I grew up 100% believer. About 2 years ago I started asking questions. I have now decided that there are many points where I totally disagree with the church, but I still see good in it…I haven’t completely figured out where I stand in terms of activity and so on…and I’m okay with that.
The biggest issue I have right now pertains to sex. I’ve never had sex. I have a boyfriend who is fantastic, and we’re in love. He never pushes me–totally respects my boundaries. I want to have sex with him. But I have a gnawing sense of guilt over this issue.
Does sin exist? If so, who decides what sin is–who defines evil? Who can tell me if I’m right or wrong? Is it God, is it me? If I do give it all away–am I going to hell? Does sharing love with someone you care about make you evil?
Beyond the idea of sin, there is the question of what is healthy and unhealthy for a relationship…Is this best for our future happiness? Or is it healthier to wait? In my perfect Mormon family sex was never talked about. I wasn’t even allowed to go to sex ed. I had to learn about it from reading the encyclopedia. Now I’m having these questions…and don’t know where to find answers.
One day I’ll feel great about giving it all away, and the next day I’ll feel guilt over it. What gives? Do you know?
Dear 30-year-old virgin:
Yes, in fact, I do know exactly where you are coming from. I’ve been there. On that very brink. And the morning after that fateful night, I was lucky enough to have a scheduled breakfast date with a Mormon friend—a nice out Mormon gay man named Bill. We sat there at a little café on La Brea Avenue in Los Angeles, and his first words to me: “Oh, honey—how wonderful!”
To tell the truth, it took me more than a few years to fully share his sense of delight in the whole sex business. Because especially for those of us who grow up with a strongly black-or-white worldview on sex, sex is a very tricky subject, and the sense of conflict and confusion you’re feeling is very normal. In fact, lots of women reading this column right now are nodding along.
I’m aware that there are orthodox, law-abiding readers of this blog who will say that your sense of conflict is the Spirit whispering to you that you SHOULD NOT EVEN BE THINKING ABOUT HAVING SEX.
Allow me to take a different approach. First thing I want you to do is let go of the idea that having sex will ruin you in any sort of permanent way. In our LDS world, there are a lot of catastrophic sex narratives: sex the great dark power! sex the inevitable! sex the ruiner of worlds! There’s even a popular narrative circulating in the burbs of Salt Lake City right now that Facebook usage leads directly to illicit sex. As in, I was logging in with my email and password, and next thing I knew, I was naked with someone I’m not married to!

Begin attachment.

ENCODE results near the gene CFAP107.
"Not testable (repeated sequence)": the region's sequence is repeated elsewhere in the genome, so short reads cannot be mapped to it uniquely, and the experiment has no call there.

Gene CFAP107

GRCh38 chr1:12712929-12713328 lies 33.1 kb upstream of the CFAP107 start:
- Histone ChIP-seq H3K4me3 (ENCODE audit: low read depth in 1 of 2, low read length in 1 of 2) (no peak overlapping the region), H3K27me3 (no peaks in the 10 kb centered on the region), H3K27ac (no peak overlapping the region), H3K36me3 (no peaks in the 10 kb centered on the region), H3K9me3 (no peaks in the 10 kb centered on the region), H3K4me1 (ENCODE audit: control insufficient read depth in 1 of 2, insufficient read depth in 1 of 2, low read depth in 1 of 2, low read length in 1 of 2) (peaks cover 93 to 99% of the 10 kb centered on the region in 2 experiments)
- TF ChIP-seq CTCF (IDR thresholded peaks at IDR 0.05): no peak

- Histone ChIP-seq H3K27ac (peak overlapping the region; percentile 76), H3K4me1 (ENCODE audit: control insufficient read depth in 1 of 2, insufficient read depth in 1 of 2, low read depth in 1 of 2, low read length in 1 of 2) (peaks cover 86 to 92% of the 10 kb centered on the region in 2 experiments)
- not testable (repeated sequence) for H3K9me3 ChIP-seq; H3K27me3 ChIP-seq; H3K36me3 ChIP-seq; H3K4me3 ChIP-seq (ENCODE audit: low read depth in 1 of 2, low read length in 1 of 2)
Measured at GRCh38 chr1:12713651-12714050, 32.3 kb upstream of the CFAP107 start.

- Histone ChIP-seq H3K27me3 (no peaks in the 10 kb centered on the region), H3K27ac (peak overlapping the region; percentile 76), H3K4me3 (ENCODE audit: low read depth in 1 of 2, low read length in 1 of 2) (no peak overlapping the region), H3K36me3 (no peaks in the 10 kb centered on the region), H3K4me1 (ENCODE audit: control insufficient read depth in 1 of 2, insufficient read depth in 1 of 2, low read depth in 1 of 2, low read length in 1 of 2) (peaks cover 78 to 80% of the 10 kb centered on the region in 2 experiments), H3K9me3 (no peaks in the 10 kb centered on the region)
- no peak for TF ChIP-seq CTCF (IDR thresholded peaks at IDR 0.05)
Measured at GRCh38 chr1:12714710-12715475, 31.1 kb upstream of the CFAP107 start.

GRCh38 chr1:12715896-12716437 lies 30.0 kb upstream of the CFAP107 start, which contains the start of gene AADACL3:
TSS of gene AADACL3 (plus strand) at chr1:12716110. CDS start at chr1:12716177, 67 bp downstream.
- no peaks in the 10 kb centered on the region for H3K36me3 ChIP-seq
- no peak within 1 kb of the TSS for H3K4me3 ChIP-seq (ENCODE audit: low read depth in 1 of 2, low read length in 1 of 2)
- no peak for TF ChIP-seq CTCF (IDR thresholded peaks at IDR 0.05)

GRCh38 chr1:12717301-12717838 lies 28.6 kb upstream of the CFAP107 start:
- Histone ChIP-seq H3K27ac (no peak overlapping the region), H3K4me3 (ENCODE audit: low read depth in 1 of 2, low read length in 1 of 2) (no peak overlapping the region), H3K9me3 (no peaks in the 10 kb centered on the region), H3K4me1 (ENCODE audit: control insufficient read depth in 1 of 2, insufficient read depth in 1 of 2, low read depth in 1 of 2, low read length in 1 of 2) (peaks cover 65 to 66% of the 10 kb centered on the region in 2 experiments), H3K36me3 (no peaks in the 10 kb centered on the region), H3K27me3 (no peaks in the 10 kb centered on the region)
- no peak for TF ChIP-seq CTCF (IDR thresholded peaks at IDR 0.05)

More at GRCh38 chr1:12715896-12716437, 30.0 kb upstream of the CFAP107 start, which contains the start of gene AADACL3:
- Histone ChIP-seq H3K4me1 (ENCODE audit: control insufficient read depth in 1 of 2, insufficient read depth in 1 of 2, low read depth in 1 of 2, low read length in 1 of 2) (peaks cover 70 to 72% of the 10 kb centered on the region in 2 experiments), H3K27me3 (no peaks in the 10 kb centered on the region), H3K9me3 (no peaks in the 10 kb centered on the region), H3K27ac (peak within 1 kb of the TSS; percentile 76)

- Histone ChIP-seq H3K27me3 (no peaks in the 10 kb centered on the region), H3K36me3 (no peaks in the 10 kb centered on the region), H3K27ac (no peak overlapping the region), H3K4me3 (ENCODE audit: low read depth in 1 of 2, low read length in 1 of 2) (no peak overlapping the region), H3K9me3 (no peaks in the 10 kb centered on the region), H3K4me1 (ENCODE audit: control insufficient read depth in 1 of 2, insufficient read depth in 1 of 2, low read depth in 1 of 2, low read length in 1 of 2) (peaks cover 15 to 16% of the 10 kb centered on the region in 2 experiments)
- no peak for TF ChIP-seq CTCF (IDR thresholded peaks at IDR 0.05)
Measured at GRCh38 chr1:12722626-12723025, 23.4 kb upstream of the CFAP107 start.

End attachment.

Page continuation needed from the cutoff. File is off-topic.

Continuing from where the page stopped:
The idea that sex has overwhelming power that can ruin you is an old, powerful idea a lot of us Mormons pick up, the result of one too many “Standards” nights we attend as teens and those unspeakably horrible object lessons wherein the teacher passes around the chocolate donut or the cupcake or the rose and has every girl in the circle finger the donut or cupcake or rose and then holds up a pristine cupcake or donut or rose and suggests that no one in their right mind would want to take home the mangled donut or cupcake or rose because it has been unspeakably ruined.
Remember, you, my dear, are not a donut or cupcake or rose. You are not a thing. Notice that in your query you twice described having sex as “giving it all away.” Please reflect on the deeper attitudes and beliefs that unfortunate little euphemism entails. And please hear me when I tell you that just as you are not a donut or cupcake or rose, sex is not an “it.” And it is certainly not an “all.”
Sex is a human experience. Especially for a 30 year old woman in what sounds like a fairly healthy, committed relationship, sex is something you can talk about, deliberate, and choose or not choose. How you choose will have consequences. Every choice has consequences. But whatever you choose, you will still be you, and God will still be God, and you will still be loved. You will not be ruined.
You raise some big-time theological questions about the nature of sin and sexuality. It’s clear that your whole religious worldview is morphing right now, that you’re trying to move away from a worldview based on heavy-duty guilt and fear towards a new adult orientation to faith and to Mormonism in particular. In this regard, let me say that it’s my experience that guilt is never the best reason for doing something or not doing something. In fact, my own experience is that a choice to abstain from something is most meaningful as an expression of commitment, desire, or faith. Choose whatever you choose for a positive reason—abstinence because you want to demonstrate a greater level of commitment to your religion and enjoy the spiritual benefits that come with devotion, or waiting because you want a little more time to think about it or enjoy your autonomy, or sex because you want sex and a closer physical relationship with your boyfriend–not because you feel guilty or afraid.
As you prepare to make your choice, you should get as much factual information as possible. If you don’t have friends you can talk straight about sex with, I’d suggest you check out a good women’s health guide like the classic Our Bodies, Ourselves. Get a copy. Lots of utterly necessary information about physical and emotional sexual health related matters. It’s better than the encyclopedia. Promise.
And a final, frank sisterly note. Especially for women, sex often gets better with time, practice, and trust. Ten years into a happy marriage, I understand what my friend Bill was so chipper about. Had I known, I might even have waited.
Okay, readers—now it’s your turn. And I trust you’ll have something to say.
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